Career advice

Challenges and rewards of being a peer reviewer

Overcoming her initial doubts, Elizabeth Wake became a regular reviewer for a professional journal and now relishes this important and rewarding role.

Overcoming her initial doubts, Elizabeth Wake became a regular reviewer for a professional journal and now relishes this important and rewarding role 

Peer reviewer
Reviewers contribute to sharing best practice. Picture: iStock

When it comes to new work opportunities, my motto has always been ‘just say yes’. This has led me to many fantastic opportunities and experiences, including reviewing for professional journals.

When I first agreed to act as a peer reviewer, I felt excited and honoured at being asked, but I also doubted my ability to perform this role successfully. How could I be sure that what I thought about the article was right? Would I be able to present my thoughts well?

Luckily for me, I had an amazing mentor who guided me through the process. This experience led me to apply successfully to become a regular reviewer for Nurse Researcher journal.

When the first article for Nurse Researcher appeared in my inbox, again I said ‘yes’ and again doubted my ability.

Time and effort

I set about the task, though, and found that my background in academia, which involves mentoring and facilitating students and working as a course convener, helped me to assess the structure and flow of the article, how the objectives had been achieved, whether it was interesting and so on.

I was conscious throughout the process that someone had invested a great deal of time and effort into producing this piece of work. But the role of reviewer is crucial to the future of professional nursing – you are accountable and responsible for ensuring that only the best articles are published, because these are what future practice is based on. The care you receive one day may be due to an article that you once reviewed.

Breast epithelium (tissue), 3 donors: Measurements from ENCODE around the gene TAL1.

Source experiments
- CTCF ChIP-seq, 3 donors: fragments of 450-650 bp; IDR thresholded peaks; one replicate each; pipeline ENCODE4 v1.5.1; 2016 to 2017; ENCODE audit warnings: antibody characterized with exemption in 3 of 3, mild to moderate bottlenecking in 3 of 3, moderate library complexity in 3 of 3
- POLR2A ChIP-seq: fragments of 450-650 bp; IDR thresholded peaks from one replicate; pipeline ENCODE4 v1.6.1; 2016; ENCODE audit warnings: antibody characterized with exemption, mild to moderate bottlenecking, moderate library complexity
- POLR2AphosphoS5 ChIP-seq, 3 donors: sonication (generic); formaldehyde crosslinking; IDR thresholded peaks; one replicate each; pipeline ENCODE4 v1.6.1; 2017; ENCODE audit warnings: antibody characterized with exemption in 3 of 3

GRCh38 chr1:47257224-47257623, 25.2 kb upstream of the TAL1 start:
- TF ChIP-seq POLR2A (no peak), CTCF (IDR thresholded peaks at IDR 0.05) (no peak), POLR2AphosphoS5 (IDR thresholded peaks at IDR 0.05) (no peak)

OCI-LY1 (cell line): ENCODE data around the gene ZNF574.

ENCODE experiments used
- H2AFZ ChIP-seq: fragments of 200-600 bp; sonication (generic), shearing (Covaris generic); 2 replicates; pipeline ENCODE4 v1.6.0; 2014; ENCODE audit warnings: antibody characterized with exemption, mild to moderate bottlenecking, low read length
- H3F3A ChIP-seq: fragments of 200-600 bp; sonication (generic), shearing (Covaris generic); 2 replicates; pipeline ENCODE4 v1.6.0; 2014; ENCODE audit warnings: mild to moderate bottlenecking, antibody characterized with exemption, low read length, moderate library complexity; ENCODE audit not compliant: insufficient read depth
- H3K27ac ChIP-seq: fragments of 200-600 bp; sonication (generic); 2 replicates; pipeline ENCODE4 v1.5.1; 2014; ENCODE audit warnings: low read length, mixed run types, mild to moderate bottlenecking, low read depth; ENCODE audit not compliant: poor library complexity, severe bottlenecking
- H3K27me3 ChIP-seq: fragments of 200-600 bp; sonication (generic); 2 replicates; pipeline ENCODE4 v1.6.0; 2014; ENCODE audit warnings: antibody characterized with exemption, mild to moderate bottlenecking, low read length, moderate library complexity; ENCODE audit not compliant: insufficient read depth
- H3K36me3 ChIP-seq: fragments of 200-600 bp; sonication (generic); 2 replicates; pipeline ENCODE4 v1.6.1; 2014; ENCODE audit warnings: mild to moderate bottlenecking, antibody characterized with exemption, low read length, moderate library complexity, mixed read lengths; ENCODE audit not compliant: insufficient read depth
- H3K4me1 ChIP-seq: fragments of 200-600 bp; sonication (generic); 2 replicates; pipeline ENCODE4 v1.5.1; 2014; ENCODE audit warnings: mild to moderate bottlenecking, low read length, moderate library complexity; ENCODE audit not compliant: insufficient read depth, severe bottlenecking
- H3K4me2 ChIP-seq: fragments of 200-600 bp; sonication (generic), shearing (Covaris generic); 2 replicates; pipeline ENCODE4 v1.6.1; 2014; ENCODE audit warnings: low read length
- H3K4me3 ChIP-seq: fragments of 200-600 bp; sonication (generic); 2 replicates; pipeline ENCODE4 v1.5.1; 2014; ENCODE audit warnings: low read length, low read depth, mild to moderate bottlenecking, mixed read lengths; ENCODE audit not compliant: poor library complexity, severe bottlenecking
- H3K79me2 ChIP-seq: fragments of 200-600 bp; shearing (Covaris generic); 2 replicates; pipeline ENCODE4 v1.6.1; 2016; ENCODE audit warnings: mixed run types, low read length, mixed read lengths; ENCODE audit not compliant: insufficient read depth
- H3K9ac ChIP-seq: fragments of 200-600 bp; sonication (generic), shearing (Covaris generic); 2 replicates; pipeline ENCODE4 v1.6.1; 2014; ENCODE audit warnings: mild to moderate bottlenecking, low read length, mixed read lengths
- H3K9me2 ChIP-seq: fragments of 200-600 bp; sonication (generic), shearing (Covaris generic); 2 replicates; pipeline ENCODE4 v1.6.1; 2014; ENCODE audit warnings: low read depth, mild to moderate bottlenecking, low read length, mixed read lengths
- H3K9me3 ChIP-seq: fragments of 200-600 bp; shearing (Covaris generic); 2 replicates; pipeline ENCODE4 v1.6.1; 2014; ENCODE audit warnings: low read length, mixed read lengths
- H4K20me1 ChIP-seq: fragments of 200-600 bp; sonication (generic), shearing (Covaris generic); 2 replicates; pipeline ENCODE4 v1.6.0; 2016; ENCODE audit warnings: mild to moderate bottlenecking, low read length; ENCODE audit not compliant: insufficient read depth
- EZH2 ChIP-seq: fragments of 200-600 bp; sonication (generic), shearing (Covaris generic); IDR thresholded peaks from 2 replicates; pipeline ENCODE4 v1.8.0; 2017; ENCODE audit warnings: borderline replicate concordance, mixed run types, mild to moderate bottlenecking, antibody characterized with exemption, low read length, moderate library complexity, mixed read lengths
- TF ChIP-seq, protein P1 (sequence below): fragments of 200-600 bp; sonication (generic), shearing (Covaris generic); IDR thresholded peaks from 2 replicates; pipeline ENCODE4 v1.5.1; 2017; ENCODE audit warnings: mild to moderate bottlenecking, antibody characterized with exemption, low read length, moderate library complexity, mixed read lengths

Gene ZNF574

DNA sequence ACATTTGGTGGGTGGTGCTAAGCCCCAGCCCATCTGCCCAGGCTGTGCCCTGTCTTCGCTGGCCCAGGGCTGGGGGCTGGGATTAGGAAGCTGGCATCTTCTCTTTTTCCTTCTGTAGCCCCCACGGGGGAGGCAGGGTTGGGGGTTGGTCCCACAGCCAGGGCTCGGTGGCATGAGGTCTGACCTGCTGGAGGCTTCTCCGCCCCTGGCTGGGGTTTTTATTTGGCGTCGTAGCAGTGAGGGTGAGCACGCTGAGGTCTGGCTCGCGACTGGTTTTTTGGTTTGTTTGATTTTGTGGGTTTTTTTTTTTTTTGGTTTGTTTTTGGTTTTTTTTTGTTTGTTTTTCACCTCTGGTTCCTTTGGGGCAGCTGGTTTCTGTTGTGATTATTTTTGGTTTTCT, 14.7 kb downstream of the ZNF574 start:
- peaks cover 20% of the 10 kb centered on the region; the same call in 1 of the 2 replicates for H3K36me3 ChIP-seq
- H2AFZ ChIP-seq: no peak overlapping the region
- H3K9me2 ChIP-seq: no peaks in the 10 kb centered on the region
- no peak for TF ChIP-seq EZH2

It is also important to be realistic and accept reviews that are within your scope of practice, knowledge base and interest area.

As a reviewer, you can make a meaningful contribution to the sharing of best practice. Use the support around you and ask for advice and guidance, but ensure that the thoughts reflected in your feedback are your own and that someone else doesn’t write the review for you – you should learn as much as you can from the exercise.

Words of support

Don’t be afraid to say ‘no’ when your workload would prevent you from meeting the publication’s deadline. The authors have put a lot of time and effort into creating their manuscript, so whether it is good or bad they also deserve timely feedback.

The feedback you provide should be constructive, even if the manuscript is awful. Provide guidance and explain your feedback. Be critical but offer words of support.

In such circumstances, I try to imagine the manuscript as being mine and what I would want to know and need to achieve for it to be accepted for publication.

Whether as an author or a reviewer, you don’t know what you can achieve until you try. My aim is to become a ‘go to’ person when editors want an article to be reviewed, and I can only achieve this by saying ‘yes’ most of the time.

Elizabeth Wake is a trauma research coordinator at Gold Coast Hospital and Health Service, Queensland, Australia

Recommended reading

Ghosh R (2016) Revelations on my Journey to Becoming an Excellent Reviewer. New Horizons in Adult Education and Human Resource Development. 28, 3, 48-52.

This article is for subscribers only